Take note in the verses from Romans that God is the One who establishes the authority of government. And it (government) is a minister and servant of God. Yes, you read that correctly. Government is God’s minister. These ministers are given the purposes stated above.

But there is something strangely missing from these verses.

As God’s minister, government does not have to be overtly “Christian” in order to function in a manner consistent with the biblical purposes of government. Paul wrote his words during the rule of Rome which was far from being “Christian” in its governing principles. Then Peter, most likely, wrote his words under the ruler-ship of Nero. Need I expound on Nero’s leadership? Many believers in Christ were martyred under his rule. So Paul and Peter both are not emphasizing or making a case for “Christian” government. They realize this will never be the case. There never has been nor ever will be a “Christian” rule of government (this side of Christ’s return). Various Emperors and Kings tried, but failed, to do this.  Their efforts were erroneous because Christianity is a matter of the individual heart.  The above scriptures do, however, state the necessity for government to be the servant of morality.

Here is my point. God’s primary criteria in government and its officials is the issue of morality. Believers should seek to honor God in their civic duties by upholding the biblical moral principles of government. Our job, as followers of Christ, and those who uphold the authority of scripture, and not the basic principles of this world, is to do what we can to insure our governing authorities uphold these Biblical principles of morality. As Christians, we do not decide for ourselves what is right and wrong. We examine the authority of scripture for the basis of moral issues. Therefore, it is imperative that we examine closely the platform of those wishing to lead our country and compare that platform to the moral principles of scripture.  Many of these biblical principles of morality are being challenged by those who do not hold to scriptural authority. The biblical definition of marriage is one such issue. There are many others.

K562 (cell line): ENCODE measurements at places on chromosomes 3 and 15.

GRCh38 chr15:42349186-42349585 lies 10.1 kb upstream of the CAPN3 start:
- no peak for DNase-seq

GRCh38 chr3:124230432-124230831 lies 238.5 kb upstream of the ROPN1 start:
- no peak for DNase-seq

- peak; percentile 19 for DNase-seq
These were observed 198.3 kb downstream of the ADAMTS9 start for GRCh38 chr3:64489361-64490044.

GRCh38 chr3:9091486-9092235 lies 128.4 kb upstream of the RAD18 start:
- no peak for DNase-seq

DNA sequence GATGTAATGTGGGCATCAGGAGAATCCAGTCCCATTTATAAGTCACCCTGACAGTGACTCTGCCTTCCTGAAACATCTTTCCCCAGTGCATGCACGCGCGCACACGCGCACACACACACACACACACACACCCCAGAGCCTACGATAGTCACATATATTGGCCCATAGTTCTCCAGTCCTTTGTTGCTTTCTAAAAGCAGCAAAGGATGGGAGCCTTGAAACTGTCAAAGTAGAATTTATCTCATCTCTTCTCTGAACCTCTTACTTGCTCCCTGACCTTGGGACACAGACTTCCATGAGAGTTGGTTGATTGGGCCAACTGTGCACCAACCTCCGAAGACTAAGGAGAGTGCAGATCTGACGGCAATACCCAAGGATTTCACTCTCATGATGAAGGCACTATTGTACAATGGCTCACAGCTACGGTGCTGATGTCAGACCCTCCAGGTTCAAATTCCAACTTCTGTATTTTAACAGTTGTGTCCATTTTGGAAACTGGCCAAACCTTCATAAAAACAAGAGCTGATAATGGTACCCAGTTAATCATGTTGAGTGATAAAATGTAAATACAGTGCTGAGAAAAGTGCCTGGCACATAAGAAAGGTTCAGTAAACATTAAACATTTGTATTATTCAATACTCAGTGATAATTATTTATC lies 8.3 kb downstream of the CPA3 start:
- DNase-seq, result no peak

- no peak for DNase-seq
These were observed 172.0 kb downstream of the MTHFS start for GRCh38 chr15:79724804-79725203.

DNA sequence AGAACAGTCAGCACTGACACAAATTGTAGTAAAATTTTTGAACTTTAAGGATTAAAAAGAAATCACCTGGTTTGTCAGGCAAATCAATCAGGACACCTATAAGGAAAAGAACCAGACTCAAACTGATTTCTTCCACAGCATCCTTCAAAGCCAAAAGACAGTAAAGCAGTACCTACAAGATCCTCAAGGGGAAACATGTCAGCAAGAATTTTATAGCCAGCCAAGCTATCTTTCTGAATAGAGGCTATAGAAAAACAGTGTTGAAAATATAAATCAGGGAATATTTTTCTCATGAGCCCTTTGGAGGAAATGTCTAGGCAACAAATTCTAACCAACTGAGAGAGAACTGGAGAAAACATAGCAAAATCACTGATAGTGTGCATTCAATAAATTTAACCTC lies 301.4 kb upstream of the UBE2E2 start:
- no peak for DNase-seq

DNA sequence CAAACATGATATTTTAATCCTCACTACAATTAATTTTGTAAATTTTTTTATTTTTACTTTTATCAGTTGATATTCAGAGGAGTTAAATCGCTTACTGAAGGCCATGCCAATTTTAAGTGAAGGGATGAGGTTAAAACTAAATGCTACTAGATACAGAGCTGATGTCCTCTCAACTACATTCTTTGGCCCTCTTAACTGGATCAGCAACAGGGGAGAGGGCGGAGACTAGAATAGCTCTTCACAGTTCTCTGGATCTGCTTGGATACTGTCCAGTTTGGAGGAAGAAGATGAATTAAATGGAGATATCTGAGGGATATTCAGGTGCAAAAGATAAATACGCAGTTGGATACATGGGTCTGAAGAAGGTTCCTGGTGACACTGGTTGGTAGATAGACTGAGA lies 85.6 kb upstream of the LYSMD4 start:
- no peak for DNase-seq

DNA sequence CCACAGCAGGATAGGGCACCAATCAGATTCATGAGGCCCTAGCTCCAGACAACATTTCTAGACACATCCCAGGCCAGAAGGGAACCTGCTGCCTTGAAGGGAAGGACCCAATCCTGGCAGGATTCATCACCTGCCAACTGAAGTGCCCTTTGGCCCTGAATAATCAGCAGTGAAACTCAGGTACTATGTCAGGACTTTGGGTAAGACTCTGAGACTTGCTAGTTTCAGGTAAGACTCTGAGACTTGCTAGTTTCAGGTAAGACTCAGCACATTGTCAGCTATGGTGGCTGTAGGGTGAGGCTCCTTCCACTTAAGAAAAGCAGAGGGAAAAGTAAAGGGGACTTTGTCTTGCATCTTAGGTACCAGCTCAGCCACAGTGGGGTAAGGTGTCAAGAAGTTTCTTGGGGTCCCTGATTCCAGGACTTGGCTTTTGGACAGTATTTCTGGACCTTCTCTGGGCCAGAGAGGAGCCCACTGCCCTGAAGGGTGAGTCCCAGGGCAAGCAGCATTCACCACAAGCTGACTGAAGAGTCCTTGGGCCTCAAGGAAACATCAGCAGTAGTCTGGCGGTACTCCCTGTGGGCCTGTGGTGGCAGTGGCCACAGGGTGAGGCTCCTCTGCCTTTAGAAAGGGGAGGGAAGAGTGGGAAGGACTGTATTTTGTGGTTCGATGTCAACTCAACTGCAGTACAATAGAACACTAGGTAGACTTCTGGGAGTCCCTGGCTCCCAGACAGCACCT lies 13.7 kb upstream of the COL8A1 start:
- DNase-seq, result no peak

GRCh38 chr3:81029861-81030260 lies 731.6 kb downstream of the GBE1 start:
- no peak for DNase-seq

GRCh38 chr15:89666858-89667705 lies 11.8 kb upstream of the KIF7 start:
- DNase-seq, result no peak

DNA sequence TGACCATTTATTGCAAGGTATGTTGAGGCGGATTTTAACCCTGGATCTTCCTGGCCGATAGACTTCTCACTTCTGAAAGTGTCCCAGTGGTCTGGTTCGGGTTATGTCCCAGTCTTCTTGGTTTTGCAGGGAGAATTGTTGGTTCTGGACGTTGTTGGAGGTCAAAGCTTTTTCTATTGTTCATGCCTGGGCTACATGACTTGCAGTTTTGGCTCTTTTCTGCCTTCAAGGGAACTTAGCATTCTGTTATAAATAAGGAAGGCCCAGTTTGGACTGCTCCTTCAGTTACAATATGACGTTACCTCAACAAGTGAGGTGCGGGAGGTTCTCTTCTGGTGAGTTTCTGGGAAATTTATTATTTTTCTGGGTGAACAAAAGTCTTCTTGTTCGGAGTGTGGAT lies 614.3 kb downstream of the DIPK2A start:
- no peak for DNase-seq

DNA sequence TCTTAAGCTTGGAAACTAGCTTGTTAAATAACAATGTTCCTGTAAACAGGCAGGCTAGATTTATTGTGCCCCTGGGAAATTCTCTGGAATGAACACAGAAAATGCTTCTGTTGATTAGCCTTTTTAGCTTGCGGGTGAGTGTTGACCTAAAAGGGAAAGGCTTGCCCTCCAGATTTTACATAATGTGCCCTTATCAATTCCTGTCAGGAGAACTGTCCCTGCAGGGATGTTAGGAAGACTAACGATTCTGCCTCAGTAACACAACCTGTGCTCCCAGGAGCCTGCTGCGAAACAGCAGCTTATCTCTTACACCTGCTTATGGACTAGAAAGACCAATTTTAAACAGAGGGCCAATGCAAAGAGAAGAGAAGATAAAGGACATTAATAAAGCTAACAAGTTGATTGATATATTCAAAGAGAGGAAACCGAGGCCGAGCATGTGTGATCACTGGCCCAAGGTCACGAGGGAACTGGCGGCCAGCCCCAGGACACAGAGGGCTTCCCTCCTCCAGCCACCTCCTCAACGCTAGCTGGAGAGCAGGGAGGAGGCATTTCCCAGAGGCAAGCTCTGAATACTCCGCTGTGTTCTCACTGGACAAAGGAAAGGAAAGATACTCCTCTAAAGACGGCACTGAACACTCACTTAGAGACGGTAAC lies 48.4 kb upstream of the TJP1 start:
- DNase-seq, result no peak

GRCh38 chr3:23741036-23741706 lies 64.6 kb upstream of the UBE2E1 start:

Regardless of what a candidate says about his religious preference, my basic position is that we, as Christians must vote for those individuals who uphold the basic biblical principles of morality. One might claim that he is a Christian and not uphold biblical principles of morality, while another may identify himself in another way but uphold these biblical principles. We must do all we can to insure these principles become the law of the land because we then become subject to these laws.
This being said, I realize some may not be able to vote for a non-Christian in good conscience because they cannot do so from faith. Paul says this in Romans 14:22: “The faith which you have, have as your own conviction before God. Happy is he who does not condemn himself in what he approves.” In other words, do not go against your conscience when deciding various matters. Regardless of our freedom in Christ, we can be self-condemning by going against our God-given conscience.

If you are a Christian, please share this.